In this task, technicians from other states would be invited to attend FMTP training in Florida on a space available basis. This will allow those states and agencies who wish to participate in consortium training, but are unable to establish a program of their own immediately, to benefit.

IV. Student Involvement 

A students assistant will be used to aid the expansion and maintenance of the program's information sharing component. The student will also assist in the review of progress reports and summary of projects' strengths and weaknesses.

V. Relationship to Other Projects 

This project will be directly related to and enhanced by the ongoing efforts of the FMTP. In addition, a related research project is currently underway analyzing the economic impacts (both qualitative and quantitative) of maintenance training using the state of Florida's experience as a case study. Results from this project, available February 2000, are expected to further increase interest in and support for consortium maintenance training.

VI. Technology Transfer Activities/Peer Review 

Technology transfer is one of the main endeavors of this project. In addition to those specific items described in Task II, information and insights gained through this project will be disseminated at national conferences such as those sponsored by APTA, the Transportation Research Board (TRB) annual meeting, and the National Transit Institute's annual Transit Trainers Conference.

Peer review will be conducted on an ongoing basis with other CUTR/ NCTR research faculty, state and national transit maintenance department managers, and the FMTP advisory board in an effort to identify areas for improvement and increased effectiveness of the National Applications for the Florida Maintenance Training Program.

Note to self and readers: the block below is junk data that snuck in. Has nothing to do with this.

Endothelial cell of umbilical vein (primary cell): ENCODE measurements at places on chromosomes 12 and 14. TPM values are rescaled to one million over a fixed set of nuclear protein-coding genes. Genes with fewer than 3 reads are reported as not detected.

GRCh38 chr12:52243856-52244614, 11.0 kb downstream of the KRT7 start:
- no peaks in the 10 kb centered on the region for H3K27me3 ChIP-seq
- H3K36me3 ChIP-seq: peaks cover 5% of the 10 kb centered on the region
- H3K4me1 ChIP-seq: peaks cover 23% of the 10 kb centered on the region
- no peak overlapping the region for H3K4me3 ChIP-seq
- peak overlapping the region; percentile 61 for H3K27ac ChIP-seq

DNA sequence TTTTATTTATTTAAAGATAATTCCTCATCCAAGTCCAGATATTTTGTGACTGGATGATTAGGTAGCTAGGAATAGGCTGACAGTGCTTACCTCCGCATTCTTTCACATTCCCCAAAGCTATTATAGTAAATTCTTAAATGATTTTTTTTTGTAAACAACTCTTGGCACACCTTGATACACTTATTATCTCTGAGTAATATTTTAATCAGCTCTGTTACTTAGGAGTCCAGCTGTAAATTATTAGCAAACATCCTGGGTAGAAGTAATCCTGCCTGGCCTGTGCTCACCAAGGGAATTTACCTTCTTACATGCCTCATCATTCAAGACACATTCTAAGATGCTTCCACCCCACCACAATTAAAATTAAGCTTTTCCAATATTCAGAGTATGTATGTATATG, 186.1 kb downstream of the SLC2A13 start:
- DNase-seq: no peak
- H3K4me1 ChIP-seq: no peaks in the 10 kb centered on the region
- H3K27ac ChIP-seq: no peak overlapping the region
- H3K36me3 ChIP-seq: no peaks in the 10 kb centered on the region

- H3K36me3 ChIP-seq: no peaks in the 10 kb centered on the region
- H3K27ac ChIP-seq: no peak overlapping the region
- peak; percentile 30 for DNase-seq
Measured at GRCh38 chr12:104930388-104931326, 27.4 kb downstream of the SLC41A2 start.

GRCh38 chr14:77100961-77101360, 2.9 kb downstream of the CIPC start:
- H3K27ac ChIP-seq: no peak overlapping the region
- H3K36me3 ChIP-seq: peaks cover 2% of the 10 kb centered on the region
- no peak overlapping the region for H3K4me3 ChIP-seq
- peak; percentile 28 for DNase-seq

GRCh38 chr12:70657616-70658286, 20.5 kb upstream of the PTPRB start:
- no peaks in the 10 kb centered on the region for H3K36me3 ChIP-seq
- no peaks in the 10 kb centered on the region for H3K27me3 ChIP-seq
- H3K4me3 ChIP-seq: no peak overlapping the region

VII. Potential Benefits of the Project 

The FMTP program has provided a partial solution to maintenance training needs, and has been well received and supported by FDOT officials, maintenance managers, maintenance technicians, and public transit general managers. It is credited by managers and FDOT officials with reducing maintenance expenses by honing the skills of technicians and increasing the accuracy of repairs and the safety of transit fleets.

Expanding awareness of the benefits of increased maintenance training and aiding other states in establishing their own consortium programs is expected to provide the same benefits. Increased contact with other state DOTs and transit maintenance departments will also enable best practices and other innovative programs to be explored, which may lead to the discovery of other valuable research questions in the transit maintenance field.

VIII. TRB Keywords 

Public transit, maintenance, training.

 

National Center for Transit Research at the Center For Urban Transportation Research University of South Florida 4202 E. Fowler Ave., CUT100 Tampa, FL 33620-5375 (813) 974-3120 (813) 974-5168 www.nctr.usf.edu Comments: webmaster@cutr.eng.usf.edu